The narrator gives a concise but comprehensive overview of the college’s work and of heraldry as an artform, with ample footage of officers and artists going about their business as well as detailed closeups of the fruits of their labour.

It’s well worth a look.

Re-imagining Towns and Cities

Recently I’ve been binging on some urban design channels – mostly talking about the best way to structure and arrange a populous settlement. Today I attended a Zoom talk on that topic – the heraldry stuff for this year appearing to have run out.

I had expected today’s session to be on similar themes – housing density, cycle paths, zoning etc – but instead it was mainly focused on children’s play areas. It was hosted by Timberplay, with guest speakers Lucy Wallwork and Laura Scott-Simmons.

The consensus was a need to move away from “KFC” playgrounds (Kit, Fencing and Carpet, not Kentucky-Fried Chicken) and towards more varied, naturalistic settings. Much of the aim was to design urban environments in a child-friendly way, so that children could access communal spaces without needing to be driven around in parents’ cars (or, for that matter, being endangered by other cars passing nearby).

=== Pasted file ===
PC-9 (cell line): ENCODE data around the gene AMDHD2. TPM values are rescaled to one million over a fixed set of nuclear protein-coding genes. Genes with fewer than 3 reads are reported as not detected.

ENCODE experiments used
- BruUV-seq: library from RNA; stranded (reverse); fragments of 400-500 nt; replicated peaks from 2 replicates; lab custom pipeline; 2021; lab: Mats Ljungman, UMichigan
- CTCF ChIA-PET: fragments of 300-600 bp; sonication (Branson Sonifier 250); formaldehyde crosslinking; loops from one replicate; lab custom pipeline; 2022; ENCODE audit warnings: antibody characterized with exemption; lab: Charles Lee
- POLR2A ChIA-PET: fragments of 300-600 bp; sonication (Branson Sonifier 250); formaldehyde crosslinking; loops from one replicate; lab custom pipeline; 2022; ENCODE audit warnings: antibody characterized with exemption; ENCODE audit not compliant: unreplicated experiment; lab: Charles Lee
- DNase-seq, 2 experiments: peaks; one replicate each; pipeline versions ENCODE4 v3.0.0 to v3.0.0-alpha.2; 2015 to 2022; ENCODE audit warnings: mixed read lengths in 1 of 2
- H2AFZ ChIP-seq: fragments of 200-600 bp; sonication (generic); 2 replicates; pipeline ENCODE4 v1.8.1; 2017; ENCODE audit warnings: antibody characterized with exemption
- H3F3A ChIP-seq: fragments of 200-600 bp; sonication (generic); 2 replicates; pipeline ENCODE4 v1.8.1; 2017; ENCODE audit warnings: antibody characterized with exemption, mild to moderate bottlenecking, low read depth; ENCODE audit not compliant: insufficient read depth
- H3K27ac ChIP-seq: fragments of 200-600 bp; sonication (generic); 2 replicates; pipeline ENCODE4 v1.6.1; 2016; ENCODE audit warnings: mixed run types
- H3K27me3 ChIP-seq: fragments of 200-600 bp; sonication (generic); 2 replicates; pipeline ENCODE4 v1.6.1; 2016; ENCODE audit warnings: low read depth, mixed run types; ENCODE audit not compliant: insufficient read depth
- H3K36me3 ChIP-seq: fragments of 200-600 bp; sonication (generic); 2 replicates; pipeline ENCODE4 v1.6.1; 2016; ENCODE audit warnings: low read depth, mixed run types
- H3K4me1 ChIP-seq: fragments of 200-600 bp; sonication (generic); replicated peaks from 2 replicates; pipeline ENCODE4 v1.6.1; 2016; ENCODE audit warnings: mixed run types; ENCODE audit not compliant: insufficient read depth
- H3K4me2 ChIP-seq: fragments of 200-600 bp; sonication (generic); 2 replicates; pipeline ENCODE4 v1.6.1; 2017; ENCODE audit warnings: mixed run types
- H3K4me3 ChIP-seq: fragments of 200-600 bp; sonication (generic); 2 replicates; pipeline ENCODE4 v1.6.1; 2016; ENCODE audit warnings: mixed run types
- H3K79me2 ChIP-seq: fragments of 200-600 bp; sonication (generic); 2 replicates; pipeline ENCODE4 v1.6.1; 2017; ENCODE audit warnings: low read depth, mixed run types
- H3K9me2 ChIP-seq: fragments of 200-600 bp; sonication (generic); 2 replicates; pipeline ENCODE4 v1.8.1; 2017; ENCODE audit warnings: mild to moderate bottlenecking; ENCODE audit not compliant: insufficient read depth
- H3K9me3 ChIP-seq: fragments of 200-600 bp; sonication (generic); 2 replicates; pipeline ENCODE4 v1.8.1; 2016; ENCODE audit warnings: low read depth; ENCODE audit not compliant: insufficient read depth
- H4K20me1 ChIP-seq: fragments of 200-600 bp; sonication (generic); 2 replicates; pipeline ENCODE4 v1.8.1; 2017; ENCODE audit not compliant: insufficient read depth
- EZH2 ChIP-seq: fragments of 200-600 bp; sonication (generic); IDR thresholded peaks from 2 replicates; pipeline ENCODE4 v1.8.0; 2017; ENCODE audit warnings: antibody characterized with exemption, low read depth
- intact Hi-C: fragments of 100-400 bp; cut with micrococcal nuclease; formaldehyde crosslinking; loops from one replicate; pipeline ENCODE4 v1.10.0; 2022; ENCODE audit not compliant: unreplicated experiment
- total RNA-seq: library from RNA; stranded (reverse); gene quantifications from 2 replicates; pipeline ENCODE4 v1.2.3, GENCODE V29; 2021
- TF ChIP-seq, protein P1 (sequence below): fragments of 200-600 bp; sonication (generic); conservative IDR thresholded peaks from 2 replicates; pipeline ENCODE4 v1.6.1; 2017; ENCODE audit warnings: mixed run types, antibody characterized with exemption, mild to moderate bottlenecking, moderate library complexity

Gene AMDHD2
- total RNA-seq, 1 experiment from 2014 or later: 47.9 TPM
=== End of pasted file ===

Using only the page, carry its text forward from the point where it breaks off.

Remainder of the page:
Another theme in the talk was the decline of high streets due to the rise of online shopping – exacerbated by the pandemic, of course. It was recommended that city centres cater to more than just retail, with outlets for religion, leisure, culture and even rewilding. It was important to avoid “clone cities” which are indistinguishable from their neighbours, and create a unique feature for each town to attract tourism.

The talk ran on for a little longer than I had expected but there was still time at the end for questions. One asked if the measures for “children” also applied to adolescents, and the speakers acknowledged that teens were often “designed out” of public spaces because of negative perceptions. (The popular industry phrase quoted earlier was “too old for the playground, too broke for the café, too young for the pub”.)

I, living most of my life in remote countryside and noticing how many of these projects had “urban” or “city” in the title, asked if the same principles of design also worked for smaller and more rural settlements. The speakers said that the basic rules still applied, and that there was sometimes a “play deficit” in rural areas because it is often assumed that people there have easy access to nature whereas really much of it is closed-off agricultural land.

FURTHER READING

Most of these were mentioned in the presentations, and it’s easier just to list the links instead of copying them out.